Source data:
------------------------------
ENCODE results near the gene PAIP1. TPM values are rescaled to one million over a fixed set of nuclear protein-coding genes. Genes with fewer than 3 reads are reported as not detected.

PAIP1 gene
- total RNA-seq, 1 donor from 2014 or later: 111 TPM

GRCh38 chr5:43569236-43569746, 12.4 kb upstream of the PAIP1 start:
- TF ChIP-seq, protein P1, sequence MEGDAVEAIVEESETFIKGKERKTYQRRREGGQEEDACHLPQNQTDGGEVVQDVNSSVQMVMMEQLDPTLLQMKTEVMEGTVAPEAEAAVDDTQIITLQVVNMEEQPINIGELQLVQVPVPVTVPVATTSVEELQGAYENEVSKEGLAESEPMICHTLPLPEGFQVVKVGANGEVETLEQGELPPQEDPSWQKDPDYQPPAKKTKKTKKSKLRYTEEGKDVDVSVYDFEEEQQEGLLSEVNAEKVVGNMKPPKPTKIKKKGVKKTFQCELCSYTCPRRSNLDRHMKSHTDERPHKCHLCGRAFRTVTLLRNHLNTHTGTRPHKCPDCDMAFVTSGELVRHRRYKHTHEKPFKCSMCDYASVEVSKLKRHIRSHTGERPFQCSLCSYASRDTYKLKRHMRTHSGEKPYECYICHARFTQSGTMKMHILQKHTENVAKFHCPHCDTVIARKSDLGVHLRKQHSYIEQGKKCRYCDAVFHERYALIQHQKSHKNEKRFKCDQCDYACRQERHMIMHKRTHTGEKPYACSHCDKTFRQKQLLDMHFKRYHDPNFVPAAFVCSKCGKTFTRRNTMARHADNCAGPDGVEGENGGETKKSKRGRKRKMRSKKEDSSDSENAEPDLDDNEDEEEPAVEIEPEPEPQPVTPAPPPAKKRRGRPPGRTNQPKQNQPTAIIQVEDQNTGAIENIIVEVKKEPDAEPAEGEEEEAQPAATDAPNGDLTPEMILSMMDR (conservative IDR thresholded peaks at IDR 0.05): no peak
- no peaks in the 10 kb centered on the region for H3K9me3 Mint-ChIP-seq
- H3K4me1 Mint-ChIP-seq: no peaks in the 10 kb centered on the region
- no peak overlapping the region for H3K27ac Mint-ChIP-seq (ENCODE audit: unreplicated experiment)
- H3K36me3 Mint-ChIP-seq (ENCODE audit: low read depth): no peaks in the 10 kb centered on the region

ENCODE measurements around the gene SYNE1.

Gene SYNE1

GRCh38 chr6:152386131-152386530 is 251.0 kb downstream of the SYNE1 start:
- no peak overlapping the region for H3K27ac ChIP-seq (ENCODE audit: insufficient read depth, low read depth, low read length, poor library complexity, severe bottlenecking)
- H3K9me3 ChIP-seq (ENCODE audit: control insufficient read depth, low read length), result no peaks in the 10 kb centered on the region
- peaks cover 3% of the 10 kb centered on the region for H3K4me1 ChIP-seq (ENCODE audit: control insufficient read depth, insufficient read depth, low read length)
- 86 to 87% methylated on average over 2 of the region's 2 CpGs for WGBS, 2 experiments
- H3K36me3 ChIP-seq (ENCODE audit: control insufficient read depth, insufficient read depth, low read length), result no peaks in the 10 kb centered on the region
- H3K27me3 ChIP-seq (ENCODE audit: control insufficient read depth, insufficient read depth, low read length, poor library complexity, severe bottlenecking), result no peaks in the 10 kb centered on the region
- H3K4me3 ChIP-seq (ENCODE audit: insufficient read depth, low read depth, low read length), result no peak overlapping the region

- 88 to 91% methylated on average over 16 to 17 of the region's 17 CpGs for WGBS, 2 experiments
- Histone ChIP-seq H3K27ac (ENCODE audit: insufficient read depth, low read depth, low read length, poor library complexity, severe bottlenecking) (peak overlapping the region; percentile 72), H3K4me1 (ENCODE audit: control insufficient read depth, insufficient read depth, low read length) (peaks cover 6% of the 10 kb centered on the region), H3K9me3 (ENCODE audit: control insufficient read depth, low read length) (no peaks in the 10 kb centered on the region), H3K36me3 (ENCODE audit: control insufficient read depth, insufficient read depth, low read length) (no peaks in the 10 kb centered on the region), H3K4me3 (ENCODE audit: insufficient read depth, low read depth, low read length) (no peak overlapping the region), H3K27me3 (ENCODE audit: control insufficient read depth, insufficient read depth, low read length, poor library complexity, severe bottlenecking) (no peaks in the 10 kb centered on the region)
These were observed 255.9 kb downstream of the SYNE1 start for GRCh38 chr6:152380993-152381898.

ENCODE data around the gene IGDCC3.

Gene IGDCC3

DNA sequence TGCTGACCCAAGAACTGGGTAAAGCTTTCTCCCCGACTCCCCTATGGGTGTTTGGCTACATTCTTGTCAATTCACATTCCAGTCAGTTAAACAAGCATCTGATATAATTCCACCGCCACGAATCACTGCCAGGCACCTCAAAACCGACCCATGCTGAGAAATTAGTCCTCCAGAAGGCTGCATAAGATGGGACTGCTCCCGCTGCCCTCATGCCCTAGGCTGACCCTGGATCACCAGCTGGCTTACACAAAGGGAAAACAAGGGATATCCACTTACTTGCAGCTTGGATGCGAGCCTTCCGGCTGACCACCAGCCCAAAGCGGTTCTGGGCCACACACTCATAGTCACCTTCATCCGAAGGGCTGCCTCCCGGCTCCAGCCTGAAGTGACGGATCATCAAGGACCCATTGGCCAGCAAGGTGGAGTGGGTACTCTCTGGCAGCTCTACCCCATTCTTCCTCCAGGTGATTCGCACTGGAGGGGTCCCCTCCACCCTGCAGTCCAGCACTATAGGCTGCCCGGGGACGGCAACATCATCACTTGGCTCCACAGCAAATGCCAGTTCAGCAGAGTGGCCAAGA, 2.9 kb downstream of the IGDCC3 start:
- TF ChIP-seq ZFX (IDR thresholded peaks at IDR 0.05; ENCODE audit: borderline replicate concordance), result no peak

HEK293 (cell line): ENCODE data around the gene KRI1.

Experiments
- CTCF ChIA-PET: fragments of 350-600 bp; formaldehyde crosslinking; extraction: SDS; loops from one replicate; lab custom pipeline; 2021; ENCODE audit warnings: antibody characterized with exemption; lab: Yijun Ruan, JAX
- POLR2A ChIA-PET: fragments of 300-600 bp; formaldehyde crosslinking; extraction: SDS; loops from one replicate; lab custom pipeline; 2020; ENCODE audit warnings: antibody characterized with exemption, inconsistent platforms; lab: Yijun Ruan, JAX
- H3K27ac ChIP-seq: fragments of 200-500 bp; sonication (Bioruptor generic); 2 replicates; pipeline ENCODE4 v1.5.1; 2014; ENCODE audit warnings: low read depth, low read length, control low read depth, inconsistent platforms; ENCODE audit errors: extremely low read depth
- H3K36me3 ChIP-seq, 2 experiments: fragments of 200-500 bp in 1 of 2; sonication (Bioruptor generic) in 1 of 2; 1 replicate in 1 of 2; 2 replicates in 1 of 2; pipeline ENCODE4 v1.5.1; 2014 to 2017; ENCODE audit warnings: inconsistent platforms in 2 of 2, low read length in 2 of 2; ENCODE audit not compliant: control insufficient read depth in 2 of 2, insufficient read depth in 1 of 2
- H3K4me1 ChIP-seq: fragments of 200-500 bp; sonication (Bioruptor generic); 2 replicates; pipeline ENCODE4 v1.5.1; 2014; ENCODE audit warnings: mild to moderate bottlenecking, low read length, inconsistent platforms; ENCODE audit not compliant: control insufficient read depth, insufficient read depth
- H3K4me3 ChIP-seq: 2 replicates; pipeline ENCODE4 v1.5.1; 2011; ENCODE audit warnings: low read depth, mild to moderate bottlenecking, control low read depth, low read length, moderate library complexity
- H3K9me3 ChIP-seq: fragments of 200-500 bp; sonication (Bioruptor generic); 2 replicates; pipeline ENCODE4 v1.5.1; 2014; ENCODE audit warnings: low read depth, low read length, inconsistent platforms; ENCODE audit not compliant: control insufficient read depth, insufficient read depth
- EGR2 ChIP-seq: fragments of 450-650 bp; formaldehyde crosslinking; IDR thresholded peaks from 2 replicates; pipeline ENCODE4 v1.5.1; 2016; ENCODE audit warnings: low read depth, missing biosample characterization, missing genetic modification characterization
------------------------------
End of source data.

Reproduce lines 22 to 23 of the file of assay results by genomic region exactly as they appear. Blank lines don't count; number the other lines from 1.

These were observed 255.9 kb downstream of the SYNE1 start for GRCh38 chr6:152380993-152381898.

ENCODE data around the gene IGDCC3.